Biodegradation of diesel fuel by an Azolla-derived bacterial consortium.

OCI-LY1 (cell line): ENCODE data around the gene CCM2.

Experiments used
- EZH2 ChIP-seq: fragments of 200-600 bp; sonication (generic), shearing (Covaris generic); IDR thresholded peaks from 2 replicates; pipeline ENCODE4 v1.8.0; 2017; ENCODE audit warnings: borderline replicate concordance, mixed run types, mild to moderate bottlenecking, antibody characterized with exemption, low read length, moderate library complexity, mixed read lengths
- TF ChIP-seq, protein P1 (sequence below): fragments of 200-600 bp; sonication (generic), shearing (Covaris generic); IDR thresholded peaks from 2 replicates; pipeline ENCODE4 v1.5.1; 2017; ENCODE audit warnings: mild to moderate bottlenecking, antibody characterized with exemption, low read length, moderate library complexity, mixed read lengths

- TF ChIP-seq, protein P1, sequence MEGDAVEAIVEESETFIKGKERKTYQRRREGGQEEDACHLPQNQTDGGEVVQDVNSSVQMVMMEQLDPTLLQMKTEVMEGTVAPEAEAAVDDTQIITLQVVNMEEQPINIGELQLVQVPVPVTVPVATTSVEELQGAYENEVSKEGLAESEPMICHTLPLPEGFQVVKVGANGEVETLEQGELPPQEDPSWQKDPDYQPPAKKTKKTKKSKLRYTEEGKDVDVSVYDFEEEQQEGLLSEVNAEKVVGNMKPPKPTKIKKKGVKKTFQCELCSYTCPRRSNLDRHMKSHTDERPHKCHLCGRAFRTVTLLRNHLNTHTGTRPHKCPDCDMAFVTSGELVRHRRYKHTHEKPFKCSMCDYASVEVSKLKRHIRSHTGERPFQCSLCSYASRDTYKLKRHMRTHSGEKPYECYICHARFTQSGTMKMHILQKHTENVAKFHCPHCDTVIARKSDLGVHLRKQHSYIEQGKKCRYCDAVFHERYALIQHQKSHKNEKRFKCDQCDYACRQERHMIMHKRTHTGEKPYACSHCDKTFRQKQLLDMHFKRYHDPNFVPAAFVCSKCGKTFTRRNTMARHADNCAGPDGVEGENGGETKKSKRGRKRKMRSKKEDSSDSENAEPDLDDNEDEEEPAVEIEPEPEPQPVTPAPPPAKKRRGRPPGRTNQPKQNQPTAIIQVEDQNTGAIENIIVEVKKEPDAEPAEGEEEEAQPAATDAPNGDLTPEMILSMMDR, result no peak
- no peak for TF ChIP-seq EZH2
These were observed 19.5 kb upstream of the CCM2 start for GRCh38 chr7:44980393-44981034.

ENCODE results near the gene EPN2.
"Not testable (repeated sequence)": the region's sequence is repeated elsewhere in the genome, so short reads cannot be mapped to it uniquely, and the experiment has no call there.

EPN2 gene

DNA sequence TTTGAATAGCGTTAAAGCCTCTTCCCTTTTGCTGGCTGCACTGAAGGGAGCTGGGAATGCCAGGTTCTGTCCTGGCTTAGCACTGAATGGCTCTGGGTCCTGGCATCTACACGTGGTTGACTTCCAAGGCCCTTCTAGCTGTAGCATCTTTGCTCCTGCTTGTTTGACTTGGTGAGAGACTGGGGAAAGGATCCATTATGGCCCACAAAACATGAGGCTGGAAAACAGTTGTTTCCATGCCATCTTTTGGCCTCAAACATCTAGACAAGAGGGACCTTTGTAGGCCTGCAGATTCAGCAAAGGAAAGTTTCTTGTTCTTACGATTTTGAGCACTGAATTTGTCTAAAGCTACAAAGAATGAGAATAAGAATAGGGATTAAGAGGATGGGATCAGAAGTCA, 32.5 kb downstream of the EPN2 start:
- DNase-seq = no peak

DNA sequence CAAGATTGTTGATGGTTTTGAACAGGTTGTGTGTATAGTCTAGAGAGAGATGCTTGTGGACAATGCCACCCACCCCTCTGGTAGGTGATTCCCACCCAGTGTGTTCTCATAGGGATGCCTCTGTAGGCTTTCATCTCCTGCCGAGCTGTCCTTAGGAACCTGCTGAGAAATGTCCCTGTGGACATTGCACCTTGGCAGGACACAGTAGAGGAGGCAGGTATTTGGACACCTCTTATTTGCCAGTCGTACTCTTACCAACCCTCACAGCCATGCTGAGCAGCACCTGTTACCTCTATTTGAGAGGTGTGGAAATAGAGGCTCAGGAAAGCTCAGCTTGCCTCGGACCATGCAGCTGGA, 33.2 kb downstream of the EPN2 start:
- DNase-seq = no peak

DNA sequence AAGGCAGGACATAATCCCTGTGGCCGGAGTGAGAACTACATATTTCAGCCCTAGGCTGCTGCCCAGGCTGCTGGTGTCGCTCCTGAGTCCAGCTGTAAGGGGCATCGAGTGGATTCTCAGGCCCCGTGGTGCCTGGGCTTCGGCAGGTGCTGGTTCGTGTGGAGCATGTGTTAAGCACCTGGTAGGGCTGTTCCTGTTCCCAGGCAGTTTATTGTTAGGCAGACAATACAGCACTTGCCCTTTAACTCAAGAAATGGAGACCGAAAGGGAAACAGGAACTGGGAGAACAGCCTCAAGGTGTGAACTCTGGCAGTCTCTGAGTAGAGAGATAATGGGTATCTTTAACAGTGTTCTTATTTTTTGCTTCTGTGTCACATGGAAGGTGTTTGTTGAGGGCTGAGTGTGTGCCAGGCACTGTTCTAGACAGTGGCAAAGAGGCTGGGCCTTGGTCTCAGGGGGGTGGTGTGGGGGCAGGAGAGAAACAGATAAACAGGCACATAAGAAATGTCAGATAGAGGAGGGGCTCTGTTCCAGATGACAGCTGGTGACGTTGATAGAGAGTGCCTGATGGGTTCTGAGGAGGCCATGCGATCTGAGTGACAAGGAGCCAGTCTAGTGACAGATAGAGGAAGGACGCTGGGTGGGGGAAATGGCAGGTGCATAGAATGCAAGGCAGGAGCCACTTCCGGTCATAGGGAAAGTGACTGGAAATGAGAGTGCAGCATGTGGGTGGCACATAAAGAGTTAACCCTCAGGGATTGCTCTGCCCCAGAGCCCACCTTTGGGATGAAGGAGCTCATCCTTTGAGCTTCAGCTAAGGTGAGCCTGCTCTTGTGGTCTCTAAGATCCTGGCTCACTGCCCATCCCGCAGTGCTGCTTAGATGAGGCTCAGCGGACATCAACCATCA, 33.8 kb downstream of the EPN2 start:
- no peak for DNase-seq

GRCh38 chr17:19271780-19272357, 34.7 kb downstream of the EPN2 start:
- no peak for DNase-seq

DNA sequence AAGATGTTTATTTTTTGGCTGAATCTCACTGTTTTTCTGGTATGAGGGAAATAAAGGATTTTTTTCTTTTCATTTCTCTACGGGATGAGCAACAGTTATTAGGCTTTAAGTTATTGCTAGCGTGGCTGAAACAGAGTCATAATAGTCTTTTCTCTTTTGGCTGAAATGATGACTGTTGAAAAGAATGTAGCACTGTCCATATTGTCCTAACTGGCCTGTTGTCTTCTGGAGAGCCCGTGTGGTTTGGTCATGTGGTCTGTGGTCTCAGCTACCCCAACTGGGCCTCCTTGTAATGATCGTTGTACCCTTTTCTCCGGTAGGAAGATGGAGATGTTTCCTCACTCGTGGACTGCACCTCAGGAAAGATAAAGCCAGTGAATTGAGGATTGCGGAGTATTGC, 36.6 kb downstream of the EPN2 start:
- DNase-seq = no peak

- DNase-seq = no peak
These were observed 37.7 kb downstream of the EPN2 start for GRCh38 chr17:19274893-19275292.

The widely distributed water fern Azolla was investigated for use as an amendment in the bioremediation of fuel-contaminated environments. In a field experiment Azolla pinnata as well as Pistia stratiotes and Salvinia molesta were applied to plots containing soil that had been surface-contaminated with diesel fuel (2.4 L m-2) and flooded with water. The plants quickly died and bacterial flocs developed around the dead A. pinnata fronds. After 16 weeks, diesel concentrations (as determined by levels of gas chromatography-detectable hydrocarbons) in the plant-added plots were less than half that of the control plot, and concentrations of xylenes and ethylbenzene were 50-100 times lower. In laboratory experiments, a consortium composed of A. pinnata-derived bacteria displayed dense growth in a 4% diesel-containing mineral salts medium and was found to lower the fluorescence from aromatic compounds by approximately 50% after 19 d. It is concluded that the observed enhancement of diesel degradation in the plant-added plots was due to the release of bacteria (bioaugmentation) and physiochemical improvement of the plot conditions (biostimulation).